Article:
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Getting Real about Motherhood: How to Navigate Life as a New Mom with Grace and Self-Compassion

Updated: May 19

During this Confidence Conversation in honor of mothers around the world, we’re getting real about the transition into motherhood: from the changes that happen in your body that no one wants to talk about, the joys and the challenges of the journey to parenthood, as well as how you can maintain your self-identity while navigating this new stage of your life.

Our guest, Arielle Martone, is a doctor of physical therapy and neuro-clinical specialist turned yoga teacher and certified pre and postnatal coach. Arielle made her transition from PT to coach after overcoming postpartum depression and pelvic pain after giving birth to her little one. During her own postpartum journey, Arielle realized the importance of addressing both the physical and emotional healing that needs to happen, and now she spends her days helping new mothers due just that.

Arielle created The Postpartum Revolution to help new moms reconnect mind /body and soul so they can reclaim their identity and ditch the "not enoughness" in order to parent confidently, partner passionately, and feel vibrant.

What does confidence mean to you?

I believe confidence is more of a practice than a static state of being. It is constant action knowing that you will ultimately be OK, whatever the outcome or situation is. It is knowing that if a circumstance isn't exactly what you were expecting or hoping for you can still make it through. Confidence is a deep self-trust. It is knowing that you have your own back, accepting yourself fully, and not apologizing for yourself.

In your experience, how does becoming a mother shape or change your confidence in self or sense of self?

Becoming a mother completely transforms you. You are stepping into a brand new role, one in which there is no preparation. I believe this is true whether you are a first-time mom or with subsequent children. You have to learn how to re-identify yourself. It is really common to feel lost and not know who you are anymore

It can feel really unsettling and because of that, we start to lose trust in ourselves, our abilities, and thus our confidence. Tack onto that all the physical changes that are occurring; the feeling that it's not even "your" body anymore and all the pressure to "bounce back" and it can spiral all those feelings of uncertainty with yourself.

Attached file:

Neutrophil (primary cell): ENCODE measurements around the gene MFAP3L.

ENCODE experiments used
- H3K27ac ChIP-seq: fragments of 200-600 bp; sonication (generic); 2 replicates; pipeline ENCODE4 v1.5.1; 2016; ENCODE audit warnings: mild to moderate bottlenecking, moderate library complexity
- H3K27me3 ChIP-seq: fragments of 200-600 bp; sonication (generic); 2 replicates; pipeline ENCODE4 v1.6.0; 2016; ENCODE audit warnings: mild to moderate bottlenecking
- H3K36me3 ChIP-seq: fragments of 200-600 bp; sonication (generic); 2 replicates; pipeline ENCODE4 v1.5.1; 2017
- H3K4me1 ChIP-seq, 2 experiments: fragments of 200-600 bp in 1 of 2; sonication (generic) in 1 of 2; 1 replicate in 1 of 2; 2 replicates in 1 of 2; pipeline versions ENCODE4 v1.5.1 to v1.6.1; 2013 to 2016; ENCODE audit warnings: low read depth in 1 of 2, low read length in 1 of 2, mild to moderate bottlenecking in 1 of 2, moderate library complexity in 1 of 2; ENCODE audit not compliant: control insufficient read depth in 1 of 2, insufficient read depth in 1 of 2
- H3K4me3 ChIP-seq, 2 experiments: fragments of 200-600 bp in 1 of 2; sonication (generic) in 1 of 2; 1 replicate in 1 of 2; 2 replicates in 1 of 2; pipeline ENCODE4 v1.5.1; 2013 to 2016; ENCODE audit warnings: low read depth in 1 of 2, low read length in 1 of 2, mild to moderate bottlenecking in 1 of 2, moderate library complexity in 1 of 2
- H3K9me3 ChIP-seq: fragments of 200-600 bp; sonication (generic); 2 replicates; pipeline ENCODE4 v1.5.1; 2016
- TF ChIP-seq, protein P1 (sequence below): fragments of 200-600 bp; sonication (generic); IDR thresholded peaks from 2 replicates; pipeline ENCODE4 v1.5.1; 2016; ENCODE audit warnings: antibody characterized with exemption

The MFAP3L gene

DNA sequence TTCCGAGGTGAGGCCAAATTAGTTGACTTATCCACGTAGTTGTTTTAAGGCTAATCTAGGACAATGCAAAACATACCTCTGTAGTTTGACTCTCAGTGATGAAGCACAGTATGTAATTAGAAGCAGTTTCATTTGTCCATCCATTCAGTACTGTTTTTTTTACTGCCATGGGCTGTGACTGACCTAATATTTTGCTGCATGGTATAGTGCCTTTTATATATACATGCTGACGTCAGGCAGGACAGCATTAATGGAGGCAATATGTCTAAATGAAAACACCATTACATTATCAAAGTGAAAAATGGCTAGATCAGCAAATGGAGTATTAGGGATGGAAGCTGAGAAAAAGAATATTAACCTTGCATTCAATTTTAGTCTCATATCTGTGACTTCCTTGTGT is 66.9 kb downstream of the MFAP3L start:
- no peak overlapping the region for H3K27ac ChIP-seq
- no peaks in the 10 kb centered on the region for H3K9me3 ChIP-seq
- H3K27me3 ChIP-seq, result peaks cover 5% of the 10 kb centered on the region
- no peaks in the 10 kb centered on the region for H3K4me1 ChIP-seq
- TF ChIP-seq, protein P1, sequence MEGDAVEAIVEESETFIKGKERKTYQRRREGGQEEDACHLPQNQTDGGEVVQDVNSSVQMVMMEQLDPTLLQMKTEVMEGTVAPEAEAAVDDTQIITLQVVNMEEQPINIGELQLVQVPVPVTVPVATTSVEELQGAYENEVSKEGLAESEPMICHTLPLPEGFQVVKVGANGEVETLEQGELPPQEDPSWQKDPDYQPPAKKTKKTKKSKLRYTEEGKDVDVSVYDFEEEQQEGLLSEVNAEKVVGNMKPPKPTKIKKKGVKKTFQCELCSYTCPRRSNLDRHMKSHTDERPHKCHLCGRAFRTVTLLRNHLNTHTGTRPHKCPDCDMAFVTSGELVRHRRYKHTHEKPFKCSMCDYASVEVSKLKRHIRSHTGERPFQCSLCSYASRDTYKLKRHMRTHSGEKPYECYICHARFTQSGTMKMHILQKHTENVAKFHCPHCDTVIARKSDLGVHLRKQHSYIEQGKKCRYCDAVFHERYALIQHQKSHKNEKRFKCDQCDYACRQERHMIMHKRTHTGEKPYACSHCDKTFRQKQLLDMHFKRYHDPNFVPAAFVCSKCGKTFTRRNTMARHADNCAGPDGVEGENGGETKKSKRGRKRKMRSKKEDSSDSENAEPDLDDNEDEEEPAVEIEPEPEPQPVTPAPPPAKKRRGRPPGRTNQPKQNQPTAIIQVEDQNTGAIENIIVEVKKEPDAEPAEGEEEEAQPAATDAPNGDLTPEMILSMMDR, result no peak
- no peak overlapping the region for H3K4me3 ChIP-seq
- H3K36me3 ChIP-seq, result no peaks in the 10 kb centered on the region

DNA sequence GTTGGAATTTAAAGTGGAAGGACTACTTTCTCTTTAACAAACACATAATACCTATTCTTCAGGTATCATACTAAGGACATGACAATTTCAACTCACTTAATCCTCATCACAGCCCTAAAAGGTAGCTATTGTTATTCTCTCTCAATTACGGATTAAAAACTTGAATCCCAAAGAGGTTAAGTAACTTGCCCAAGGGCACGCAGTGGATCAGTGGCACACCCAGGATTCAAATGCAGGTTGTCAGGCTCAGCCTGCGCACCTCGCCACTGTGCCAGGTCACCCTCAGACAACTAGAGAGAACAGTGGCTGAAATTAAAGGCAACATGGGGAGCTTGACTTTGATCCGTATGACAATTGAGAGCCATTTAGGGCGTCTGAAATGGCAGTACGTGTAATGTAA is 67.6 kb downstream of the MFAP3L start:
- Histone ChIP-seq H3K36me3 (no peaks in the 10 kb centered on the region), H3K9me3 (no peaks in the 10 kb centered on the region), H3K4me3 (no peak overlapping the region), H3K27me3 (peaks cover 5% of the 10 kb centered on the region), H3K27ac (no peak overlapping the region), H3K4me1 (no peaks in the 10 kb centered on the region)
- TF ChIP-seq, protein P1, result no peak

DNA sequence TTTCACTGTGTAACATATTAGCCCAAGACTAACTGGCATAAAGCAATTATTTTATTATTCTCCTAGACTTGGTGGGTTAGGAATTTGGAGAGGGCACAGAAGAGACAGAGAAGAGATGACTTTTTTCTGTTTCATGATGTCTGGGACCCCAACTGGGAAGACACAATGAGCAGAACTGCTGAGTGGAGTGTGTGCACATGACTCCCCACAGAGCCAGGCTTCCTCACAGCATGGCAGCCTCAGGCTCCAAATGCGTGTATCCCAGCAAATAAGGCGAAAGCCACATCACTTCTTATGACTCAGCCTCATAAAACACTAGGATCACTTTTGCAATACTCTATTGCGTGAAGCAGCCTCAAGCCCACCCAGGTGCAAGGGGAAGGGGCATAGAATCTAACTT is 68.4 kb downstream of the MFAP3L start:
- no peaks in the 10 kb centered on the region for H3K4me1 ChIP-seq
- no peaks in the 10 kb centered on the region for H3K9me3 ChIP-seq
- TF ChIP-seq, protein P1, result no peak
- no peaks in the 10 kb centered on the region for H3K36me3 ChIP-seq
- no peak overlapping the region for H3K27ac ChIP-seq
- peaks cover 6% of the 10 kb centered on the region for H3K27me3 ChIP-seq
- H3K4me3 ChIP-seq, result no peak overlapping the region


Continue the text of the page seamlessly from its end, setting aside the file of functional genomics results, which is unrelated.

Confidence Conversations Arielle Martone

How can we get feel like ourselves again after giving birth?

We have to first acknowledge it, admit we are feeling a bit disconnected, and be willing to start from scratch. I like to walk women through three main stages to get there.

  1. Identify. What you are feeling, how your body is feeling, and what your values are.

  2. Integrate. Focusing on reconnecting mind and body and integrating simple practices into your day.

  3. Ignite. Committing to yourself and putting into practice what you uncovered about yourself in all areas of your life. Giving yourself space to acknowledge your passions and desires outside of motherhood and permission to be a whole person. Motherhood is a piece of who you are, a very important piece but still a piece.

As a postnatal coach, what are some of the core challenges you help moms work through?

One of the biggest challenges is the sense of not being enough, there are also a lot of perfectionist tendencies and people-pleasing to work through. As well as the physical issues ranging from general aches and pains while feeding or carrying their baby to pain with intercourse.

What are some quick and easy wellness practices for new moms to feel good and centered?

As a physical therapist I truly believe movement is medicine and yoga is an excellent tool for connecting mind and body. In early motherhood, a lot of what works best is getting back to the basics. I love encouraging walking outside, you can do it with your baby either in a stroller or carrier, it doesn't have to be very long, 10 minutes is a great start. I do suggest not listening to anything though so you can be present in the moment. Deep breathing is also a great goto that you can do anywhere. Visualize your pelvic floor lengthening and dropping on the inhale, and lifting gently on the exhale trying to keep your inhales and exhales even. You can think about breathing all the way down to your pelvic floor.

Tell us about your personal motherhood journey and how you found your way.